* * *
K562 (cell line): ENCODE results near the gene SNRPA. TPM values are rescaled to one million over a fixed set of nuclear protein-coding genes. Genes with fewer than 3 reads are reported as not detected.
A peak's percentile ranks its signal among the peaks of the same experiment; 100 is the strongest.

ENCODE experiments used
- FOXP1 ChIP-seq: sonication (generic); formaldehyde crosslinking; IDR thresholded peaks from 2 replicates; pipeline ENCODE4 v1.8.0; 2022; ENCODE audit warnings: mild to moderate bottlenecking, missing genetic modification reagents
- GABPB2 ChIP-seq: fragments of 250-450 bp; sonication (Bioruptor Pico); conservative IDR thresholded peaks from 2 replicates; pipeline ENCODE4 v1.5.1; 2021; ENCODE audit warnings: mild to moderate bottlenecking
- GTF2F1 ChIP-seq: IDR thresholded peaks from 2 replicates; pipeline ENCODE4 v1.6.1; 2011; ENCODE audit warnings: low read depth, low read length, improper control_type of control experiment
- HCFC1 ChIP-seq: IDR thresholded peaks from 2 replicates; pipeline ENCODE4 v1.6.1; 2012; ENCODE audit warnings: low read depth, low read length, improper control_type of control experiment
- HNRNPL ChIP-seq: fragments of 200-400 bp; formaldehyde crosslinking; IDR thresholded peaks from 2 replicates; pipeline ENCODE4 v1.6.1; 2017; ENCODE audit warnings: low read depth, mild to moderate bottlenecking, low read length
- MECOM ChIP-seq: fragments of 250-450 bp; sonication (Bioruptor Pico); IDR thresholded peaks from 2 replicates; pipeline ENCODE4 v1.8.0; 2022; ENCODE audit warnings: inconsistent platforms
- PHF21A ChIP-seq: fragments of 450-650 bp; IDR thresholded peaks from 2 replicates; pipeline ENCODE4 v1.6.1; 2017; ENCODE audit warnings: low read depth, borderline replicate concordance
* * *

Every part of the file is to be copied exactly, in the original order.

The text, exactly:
K562 (cell line): ENCODE results near the gene SNRPA. TPM values are rescaled to one million over a fixed set of nuclear protein-coding genes. Genes with fewer than 3 reads are reported as not detected.
A peak's percentile ranks its signal among the peaks of the same experiment; 100 is the strongest.

ENCODE experiments used
- FOXP1 ChIP-seq: sonication (generic); formaldehyde crosslinking; IDR thresholded peaks from 2 replicates; pipeline ENCODE4 v1.8.0; 2022; ENCODE audit warnings: mild to moderate bottlenecking, missing genetic modification reagents
- GABPB2 ChIP-seq: fragments of 250-450 bp; sonication (Bioruptor Pico); conservative IDR thresholded peaks from 2 replicates; pipeline ENCODE4 v1.5.1; 2021; ENCODE audit warnings: mild to moderate bottlenecking
- GTF2F1 ChIP-seq: IDR thresholded peaks from 2 replicates; pipeline ENCODE4 v1.6.1; 2011; ENCODE audit warnings: low read depth, low read length, improper control_type of control experiment
- HCFC1 ChIP-seq: IDR thresholded peaks from 2 replicates; pipeline ENCODE4 v1.6.1; 2012; ENCODE audit warnings: low read depth, low read length, improper control_type of control experiment
- HNRNPL ChIP-seq: fragments of 200-400 bp; formaldehyde crosslinking; IDR thresholded peaks from 2 replicates; pipeline ENCODE4 v1.6.1; 2017; ENCODE audit warnings: low read depth, mild to moderate bottlenecking, low read length
- MECOM ChIP-seq: fragments of 250-450 bp; sonication (Bioruptor Pico); IDR thresholded peaks from 2 replicates; pipeline ENCODE4 v1.8.0; 2022; ENCODE audit warnings: inconsistent platforms
- PHF21A ChIP-seq: fragments of 450-650 bp; IDR thresholded peaks from 2 replicates; pipeline ENCODE4 v1.6.1; 2017; ENCODE audit warnings: low read depth, borderline replicate concordance